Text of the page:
The court can still assert in personam jurisdiction if certain conditions are met under CJP Section 6-103.1 of the Maryland Code:

(a) Maryland must be the matrimonial domicile of the couple immediately before separation; or

(b) There is a written agreement to pay alimony, child support or counsel fees signed by one of the parties in Maryland; or

(c) There is an obligation to pay alimony, child support or counsel fees that arose out of the laws of the State of Maryland.

Shopping for a Courthouse

Friday, May 7th, 2010

by Michael F. Callahan

We practice family law mostly in the Washington, DC commuting area, which includes DC Superior Court and the County Circuit Courts of the nearby Maryland and Virginia suburbs.  Divorce jurisdiction depends on a party’s residence at the time the court case is filed.  And divorce usually involves at least one party moving from the marital residence (more about that later).   So often there are at least two choices for filing the case even without any planning regarding where to file.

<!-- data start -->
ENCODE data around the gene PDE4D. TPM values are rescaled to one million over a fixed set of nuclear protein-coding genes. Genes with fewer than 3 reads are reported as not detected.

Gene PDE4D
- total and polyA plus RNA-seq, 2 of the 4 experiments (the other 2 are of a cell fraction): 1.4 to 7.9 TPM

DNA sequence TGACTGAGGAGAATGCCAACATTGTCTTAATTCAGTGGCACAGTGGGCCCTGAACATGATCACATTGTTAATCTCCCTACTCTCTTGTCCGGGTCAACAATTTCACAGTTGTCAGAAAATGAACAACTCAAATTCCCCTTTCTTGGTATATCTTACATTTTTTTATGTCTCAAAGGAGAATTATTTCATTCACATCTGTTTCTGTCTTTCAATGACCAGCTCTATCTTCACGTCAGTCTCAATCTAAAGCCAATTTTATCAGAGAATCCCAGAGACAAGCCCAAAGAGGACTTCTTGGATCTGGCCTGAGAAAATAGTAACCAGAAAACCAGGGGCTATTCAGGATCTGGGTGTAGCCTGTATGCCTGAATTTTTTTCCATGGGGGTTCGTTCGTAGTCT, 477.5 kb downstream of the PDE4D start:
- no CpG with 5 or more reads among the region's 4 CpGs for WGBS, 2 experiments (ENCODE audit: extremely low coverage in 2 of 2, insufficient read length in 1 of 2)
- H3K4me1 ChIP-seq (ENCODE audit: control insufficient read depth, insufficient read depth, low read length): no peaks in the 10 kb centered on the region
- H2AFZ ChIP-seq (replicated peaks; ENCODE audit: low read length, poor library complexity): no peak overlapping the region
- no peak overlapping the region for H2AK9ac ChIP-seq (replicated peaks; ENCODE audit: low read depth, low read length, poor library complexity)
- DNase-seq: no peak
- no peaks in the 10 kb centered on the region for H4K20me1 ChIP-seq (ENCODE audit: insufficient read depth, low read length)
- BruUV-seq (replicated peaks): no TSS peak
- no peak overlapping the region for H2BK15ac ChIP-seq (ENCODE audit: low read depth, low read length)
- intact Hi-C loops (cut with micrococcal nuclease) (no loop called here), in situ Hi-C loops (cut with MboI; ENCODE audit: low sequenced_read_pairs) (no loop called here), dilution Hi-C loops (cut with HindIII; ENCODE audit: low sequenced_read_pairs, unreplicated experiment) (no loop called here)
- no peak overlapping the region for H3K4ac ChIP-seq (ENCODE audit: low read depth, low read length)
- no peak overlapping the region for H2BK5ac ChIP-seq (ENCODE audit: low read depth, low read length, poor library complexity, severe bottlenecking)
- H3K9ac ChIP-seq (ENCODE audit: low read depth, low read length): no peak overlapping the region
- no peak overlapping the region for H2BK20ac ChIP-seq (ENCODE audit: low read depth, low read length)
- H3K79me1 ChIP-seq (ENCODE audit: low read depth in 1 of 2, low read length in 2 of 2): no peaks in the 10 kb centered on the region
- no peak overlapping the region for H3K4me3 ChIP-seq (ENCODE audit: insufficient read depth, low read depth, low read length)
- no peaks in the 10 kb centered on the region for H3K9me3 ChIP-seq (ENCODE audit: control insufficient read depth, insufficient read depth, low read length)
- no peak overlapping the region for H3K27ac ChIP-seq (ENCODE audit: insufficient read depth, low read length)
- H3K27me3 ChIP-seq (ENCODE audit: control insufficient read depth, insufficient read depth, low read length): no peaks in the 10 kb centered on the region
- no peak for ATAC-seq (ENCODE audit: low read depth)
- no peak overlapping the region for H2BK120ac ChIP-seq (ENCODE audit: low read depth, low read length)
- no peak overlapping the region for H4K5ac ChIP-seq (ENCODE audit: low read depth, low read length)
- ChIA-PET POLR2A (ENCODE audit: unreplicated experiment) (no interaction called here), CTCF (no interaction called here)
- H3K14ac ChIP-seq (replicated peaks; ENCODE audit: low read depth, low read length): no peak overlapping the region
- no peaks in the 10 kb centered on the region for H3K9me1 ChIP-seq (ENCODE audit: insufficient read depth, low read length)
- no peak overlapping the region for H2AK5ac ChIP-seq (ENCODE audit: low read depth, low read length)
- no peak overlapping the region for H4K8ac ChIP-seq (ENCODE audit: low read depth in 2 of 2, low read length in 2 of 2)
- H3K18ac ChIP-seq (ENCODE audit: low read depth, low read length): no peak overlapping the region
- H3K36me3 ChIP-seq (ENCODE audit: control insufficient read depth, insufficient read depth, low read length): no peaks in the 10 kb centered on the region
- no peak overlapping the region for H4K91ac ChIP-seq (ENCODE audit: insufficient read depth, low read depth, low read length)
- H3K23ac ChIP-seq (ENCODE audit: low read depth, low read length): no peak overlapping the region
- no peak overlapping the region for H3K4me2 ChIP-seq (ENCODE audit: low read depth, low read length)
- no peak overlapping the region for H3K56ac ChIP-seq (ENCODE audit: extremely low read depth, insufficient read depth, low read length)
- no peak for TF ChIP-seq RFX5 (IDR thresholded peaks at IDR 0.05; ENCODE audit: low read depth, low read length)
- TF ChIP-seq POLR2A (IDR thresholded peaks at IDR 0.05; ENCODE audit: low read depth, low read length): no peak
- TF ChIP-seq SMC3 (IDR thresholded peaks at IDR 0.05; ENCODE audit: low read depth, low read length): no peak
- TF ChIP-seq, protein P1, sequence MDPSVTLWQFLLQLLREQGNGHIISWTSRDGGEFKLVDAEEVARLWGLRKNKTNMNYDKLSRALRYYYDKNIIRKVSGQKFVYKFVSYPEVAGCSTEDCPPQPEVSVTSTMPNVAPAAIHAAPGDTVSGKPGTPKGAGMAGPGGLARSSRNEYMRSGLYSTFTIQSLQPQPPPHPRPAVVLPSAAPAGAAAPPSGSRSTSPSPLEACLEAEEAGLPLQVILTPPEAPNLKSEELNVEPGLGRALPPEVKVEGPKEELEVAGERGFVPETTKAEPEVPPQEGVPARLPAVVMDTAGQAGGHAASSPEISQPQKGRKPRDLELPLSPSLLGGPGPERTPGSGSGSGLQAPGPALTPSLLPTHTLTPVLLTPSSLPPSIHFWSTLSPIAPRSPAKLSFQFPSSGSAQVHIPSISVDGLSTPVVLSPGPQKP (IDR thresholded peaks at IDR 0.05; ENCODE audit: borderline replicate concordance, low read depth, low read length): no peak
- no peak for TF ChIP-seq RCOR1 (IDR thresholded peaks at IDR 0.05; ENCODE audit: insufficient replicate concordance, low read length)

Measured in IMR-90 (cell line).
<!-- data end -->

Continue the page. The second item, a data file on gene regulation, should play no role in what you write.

You may have read or heard that the basic law of divorce — grounds, property distribution, spousal support, child custody and child support — is similar in each of the three local jurisdictions.  Why then think about shopping around for a divorce court?

There are clear differences between the jurisdictions in certain aspects of the law.  Because of one of these clear differences, the most important issues in your case might be decided differently in each of the three jurisdictions.  It might be decided much differently (and better for you) in say, Virginia, than it would be in Maryland or the District of Columbia.  Armed with this knowledge before you move, since you’re moving anyway, maybe you’d decide to move to an apartment in Arlington for a while instead of one in Bethesda.